Monday, 14 January 2013

Case of a Norman Criminous Cleric

This is the case of a certain Norman , called Henry Buison, a criminous cleric who was found guilty after confessing to the manufacture of counterfeit money and putting it into circulation at Bayeaux. For this crime he was chained up and imprisoned by the king's officer's. After much effort the diocesan bishop gained his release on the condition that he was go into exile, and have his lands and moveable property forfeit. He was subsequently degraded by the archbishop.  These events were dated approximately 1159.This is seen to be a case already showing Henry II's total dissatisfaction with the way the church was dealing with its wayward clerics, long even before even before the Constitutions of Clarendon were compiled.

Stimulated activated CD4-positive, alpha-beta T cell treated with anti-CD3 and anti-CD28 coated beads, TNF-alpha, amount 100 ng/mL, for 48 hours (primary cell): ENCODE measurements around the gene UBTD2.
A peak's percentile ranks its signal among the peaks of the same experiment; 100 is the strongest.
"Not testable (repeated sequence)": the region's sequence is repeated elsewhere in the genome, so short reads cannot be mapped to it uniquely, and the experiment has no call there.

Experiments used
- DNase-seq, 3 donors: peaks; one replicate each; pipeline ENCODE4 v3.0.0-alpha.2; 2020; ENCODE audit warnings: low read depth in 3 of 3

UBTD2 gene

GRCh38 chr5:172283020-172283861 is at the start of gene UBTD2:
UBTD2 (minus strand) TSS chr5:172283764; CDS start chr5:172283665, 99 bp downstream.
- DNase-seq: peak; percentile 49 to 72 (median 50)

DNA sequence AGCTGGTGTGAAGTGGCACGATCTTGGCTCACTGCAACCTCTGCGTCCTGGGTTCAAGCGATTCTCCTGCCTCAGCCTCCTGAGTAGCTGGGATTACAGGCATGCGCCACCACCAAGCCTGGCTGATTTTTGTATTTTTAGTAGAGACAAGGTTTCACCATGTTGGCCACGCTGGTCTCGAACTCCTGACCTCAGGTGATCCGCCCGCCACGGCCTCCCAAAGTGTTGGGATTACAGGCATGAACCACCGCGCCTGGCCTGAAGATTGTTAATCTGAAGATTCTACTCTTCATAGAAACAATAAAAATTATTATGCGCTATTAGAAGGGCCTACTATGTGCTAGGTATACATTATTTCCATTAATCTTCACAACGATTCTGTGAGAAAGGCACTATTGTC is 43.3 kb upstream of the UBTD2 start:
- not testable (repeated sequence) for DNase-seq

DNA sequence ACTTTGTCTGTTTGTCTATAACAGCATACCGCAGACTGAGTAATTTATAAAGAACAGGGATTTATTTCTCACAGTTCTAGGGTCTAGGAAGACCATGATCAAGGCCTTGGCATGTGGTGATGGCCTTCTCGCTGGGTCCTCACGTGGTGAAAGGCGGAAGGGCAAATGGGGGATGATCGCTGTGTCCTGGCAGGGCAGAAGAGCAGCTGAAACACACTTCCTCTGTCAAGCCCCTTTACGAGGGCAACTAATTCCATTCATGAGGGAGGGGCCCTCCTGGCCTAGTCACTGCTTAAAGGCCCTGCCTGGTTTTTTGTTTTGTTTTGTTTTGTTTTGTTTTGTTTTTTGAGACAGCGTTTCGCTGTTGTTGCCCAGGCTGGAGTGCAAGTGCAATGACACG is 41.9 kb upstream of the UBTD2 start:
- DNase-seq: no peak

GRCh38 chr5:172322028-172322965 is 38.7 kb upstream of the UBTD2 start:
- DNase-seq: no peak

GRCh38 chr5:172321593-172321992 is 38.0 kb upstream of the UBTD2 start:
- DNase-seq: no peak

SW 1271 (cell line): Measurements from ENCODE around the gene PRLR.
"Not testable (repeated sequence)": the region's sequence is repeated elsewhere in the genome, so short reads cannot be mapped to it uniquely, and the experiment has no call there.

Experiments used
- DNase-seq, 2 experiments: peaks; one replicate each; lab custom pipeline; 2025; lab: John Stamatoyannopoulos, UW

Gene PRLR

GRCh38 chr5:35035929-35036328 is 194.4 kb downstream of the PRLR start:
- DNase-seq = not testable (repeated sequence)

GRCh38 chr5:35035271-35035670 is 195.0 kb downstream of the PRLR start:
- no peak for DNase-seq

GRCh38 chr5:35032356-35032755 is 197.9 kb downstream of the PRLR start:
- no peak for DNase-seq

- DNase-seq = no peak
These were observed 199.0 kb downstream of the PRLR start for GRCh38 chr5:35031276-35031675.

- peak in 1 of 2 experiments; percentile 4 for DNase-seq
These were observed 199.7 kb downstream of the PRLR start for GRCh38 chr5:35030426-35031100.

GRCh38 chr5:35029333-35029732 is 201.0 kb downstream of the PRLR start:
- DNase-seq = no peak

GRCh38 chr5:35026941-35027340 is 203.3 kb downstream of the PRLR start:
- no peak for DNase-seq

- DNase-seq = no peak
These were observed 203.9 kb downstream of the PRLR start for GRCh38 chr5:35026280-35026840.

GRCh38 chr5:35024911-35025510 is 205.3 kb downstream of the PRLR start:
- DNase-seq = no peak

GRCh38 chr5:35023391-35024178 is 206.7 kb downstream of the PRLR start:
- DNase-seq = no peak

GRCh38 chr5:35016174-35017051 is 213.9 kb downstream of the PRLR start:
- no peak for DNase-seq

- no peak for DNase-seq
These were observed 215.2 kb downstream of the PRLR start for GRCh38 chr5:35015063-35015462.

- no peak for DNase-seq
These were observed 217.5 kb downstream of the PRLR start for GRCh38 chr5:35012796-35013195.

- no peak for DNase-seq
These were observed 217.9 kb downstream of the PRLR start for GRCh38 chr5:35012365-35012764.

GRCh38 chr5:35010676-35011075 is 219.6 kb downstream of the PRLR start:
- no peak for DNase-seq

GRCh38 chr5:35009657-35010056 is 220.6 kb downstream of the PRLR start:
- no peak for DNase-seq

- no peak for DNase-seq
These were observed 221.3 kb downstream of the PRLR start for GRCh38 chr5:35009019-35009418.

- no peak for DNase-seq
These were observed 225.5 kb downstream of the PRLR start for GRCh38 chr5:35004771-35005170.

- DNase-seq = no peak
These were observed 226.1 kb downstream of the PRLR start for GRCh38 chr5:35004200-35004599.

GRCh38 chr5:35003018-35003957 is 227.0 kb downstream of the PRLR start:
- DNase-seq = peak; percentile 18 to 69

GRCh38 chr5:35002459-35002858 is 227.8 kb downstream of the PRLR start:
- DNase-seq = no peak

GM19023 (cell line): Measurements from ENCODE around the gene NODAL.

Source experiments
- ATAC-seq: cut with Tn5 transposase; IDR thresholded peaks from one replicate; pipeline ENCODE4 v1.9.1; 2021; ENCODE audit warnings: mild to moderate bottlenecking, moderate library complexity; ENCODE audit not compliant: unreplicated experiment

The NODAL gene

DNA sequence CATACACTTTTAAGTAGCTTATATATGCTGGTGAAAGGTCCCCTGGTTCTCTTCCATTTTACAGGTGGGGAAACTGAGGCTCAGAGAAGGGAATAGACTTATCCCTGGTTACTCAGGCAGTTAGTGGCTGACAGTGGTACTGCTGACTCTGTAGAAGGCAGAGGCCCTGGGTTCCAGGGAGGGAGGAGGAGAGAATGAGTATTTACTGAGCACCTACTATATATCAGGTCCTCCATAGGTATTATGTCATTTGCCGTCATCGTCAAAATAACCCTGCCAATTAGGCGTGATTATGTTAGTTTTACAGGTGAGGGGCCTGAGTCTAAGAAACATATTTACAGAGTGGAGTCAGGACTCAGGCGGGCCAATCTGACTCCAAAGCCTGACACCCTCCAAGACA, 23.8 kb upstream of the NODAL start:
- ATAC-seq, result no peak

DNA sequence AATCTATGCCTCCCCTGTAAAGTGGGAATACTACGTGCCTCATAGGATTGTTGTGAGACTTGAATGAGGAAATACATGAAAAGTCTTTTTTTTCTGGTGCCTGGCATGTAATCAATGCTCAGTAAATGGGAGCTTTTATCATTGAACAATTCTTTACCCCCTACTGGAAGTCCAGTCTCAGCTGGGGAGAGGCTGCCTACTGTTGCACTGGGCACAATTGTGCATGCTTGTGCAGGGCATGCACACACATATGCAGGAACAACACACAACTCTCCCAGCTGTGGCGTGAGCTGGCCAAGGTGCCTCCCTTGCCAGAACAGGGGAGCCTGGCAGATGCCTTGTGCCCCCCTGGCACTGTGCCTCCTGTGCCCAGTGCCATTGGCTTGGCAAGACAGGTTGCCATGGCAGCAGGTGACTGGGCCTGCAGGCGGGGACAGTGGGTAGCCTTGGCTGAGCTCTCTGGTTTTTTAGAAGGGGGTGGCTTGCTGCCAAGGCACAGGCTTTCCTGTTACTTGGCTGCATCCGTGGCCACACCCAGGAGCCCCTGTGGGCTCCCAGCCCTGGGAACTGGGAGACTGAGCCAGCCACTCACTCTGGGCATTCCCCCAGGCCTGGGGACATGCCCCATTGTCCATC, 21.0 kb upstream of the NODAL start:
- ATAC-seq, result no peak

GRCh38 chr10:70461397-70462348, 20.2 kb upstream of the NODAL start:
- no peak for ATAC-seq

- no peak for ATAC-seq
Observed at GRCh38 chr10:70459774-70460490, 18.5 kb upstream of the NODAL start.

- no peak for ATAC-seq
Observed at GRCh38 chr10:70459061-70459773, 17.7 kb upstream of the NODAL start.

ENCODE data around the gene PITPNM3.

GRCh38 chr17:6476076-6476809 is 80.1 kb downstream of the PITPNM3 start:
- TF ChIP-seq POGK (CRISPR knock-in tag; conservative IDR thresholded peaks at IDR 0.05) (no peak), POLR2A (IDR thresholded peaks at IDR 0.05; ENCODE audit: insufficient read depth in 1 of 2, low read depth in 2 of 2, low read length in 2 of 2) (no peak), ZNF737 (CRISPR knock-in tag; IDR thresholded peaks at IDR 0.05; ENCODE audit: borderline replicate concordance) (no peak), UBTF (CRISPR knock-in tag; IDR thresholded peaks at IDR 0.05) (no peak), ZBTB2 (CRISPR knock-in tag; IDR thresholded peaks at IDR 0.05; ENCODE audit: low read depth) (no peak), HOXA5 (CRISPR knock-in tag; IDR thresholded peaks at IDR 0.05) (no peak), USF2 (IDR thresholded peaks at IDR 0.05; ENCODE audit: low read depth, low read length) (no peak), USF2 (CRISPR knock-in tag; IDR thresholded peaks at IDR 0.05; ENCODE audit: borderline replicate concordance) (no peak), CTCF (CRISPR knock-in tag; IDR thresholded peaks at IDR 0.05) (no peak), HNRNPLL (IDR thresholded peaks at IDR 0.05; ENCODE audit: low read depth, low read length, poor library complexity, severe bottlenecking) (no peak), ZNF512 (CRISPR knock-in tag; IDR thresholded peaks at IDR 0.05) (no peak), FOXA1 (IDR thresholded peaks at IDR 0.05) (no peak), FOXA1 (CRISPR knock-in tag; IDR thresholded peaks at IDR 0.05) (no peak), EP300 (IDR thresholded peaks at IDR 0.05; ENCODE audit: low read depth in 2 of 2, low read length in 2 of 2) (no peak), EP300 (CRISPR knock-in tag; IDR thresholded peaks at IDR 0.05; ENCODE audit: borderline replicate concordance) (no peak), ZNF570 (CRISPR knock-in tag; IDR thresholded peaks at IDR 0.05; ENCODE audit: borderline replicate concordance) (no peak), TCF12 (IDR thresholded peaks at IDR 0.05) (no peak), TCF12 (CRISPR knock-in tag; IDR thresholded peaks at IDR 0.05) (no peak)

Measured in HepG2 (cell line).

Charles Homer Haskins. Norman Institutions. The Lawbook Exchange, Ltd. p. 171 ISBN 978-1-58477-710-6
Copy in Internet Archive
See Appendix I
Charles Homer Haskins (1 October 2006). Norman Institutions. The Lawbook Exchange, Ltd.. pp. 329–. ISBN 978-1-58477-710-6
Schriber, Carolyn Polling. (1988). The Decretal In Litteris and the Case of Henry the Counterfeiter. Comitatus: A Journal of Medieval and Renaissance Studies, 19(1). Retrieved from:

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